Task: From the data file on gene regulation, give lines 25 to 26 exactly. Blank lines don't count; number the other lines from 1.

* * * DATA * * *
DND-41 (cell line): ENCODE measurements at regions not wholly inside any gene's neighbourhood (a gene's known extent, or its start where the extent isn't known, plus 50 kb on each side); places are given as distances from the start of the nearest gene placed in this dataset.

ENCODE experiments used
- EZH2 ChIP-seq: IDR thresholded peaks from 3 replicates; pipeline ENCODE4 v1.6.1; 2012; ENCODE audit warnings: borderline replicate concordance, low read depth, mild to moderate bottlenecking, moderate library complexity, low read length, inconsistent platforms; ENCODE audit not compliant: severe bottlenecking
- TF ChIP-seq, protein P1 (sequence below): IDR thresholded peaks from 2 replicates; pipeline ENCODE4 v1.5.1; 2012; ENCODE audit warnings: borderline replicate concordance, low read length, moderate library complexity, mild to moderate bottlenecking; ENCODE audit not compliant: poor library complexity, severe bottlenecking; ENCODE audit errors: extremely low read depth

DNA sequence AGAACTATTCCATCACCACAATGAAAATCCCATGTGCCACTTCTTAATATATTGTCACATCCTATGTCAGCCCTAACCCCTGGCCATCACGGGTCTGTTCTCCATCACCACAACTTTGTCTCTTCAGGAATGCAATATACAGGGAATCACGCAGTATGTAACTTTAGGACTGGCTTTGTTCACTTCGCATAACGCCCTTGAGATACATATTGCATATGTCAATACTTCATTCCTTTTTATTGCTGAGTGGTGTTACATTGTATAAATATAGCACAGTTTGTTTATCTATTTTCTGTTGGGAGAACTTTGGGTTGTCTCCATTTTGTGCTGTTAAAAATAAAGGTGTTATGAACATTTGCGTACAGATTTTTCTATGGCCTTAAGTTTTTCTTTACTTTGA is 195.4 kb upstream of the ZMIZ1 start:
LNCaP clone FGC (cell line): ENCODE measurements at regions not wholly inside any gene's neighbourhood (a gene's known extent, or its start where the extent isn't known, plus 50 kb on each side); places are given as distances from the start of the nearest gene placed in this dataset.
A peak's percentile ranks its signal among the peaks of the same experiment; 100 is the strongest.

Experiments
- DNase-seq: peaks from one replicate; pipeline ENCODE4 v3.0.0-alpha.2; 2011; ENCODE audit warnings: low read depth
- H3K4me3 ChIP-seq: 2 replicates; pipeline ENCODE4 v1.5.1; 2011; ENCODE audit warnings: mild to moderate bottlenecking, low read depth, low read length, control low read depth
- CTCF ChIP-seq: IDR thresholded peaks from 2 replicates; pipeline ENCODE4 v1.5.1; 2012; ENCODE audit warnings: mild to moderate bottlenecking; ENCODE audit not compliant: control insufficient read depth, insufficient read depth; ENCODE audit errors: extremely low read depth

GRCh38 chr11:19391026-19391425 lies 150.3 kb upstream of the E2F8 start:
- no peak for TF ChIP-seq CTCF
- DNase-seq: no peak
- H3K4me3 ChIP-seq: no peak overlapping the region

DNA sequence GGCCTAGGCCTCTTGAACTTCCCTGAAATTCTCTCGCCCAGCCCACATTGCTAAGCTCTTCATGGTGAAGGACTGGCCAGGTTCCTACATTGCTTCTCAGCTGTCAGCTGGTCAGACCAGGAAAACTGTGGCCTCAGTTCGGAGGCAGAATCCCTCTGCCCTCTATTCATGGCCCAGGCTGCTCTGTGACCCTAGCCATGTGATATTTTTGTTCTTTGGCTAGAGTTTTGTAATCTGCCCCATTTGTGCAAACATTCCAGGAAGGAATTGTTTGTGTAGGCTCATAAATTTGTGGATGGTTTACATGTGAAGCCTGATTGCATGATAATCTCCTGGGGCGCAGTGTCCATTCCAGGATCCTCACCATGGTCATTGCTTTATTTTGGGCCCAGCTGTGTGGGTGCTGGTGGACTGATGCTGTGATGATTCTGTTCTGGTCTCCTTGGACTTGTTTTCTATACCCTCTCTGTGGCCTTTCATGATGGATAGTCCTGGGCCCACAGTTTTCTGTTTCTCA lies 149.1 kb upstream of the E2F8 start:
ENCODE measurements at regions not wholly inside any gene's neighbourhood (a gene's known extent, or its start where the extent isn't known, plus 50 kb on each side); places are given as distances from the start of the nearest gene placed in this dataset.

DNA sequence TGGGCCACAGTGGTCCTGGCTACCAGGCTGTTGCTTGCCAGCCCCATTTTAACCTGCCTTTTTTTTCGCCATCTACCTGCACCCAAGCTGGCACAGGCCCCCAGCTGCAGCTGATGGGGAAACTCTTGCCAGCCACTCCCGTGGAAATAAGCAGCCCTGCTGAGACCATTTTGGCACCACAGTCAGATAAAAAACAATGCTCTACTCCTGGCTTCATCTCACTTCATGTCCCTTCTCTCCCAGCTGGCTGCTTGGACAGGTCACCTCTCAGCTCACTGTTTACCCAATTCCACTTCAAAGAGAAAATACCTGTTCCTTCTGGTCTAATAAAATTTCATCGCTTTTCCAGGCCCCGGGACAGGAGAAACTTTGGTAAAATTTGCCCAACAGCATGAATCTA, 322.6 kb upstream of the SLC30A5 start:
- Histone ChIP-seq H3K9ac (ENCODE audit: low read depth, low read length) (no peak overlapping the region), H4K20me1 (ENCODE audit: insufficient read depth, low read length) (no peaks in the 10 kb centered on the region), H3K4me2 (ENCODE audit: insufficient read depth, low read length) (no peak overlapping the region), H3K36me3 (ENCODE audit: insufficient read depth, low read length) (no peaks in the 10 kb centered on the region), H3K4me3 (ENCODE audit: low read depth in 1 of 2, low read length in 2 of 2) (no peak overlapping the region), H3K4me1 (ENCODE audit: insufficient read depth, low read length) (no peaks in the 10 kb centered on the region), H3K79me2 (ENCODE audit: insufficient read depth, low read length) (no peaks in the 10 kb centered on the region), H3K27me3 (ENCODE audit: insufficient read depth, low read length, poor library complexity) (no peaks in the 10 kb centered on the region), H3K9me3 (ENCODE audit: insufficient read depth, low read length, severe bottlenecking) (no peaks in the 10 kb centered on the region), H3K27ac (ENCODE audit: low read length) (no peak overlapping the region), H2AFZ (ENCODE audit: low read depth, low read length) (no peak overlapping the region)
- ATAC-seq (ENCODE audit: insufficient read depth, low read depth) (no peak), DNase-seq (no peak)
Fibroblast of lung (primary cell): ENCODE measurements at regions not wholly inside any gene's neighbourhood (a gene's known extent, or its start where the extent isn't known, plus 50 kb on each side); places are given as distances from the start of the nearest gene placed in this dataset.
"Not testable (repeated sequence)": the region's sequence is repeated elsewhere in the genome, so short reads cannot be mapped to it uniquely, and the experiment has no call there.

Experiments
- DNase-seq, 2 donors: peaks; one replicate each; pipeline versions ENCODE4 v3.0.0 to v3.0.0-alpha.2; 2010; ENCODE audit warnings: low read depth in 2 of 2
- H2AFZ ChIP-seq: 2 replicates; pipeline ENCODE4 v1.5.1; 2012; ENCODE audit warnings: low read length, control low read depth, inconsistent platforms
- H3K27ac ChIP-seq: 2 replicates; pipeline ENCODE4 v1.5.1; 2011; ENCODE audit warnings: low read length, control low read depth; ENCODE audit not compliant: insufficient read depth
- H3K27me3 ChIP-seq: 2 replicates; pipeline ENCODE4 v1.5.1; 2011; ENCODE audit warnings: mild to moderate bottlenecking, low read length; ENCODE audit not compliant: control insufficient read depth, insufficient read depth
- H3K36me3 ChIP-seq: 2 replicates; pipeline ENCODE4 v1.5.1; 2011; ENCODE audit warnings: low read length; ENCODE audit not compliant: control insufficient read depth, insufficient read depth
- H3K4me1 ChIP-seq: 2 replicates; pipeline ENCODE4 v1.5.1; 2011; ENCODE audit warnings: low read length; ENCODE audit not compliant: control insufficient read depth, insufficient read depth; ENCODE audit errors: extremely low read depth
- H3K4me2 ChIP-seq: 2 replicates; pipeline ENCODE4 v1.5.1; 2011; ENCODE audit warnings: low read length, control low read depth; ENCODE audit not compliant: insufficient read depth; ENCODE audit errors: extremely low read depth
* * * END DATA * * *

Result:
- H2AFZ ChIP-seq: 2 replicates; pipeline ENCODE4 v1.5.1; 2012; ENCODE audit warnings: low read length, control low read depth, inconsistent platforms
- H3K27ac ChIP-seq: 2 replicates; pipeline ENCODE4 v1.5.1; 2011; ENCODE audit warnings: low read length, control low read depth; ENCODE audit not compliant: insufficient read depth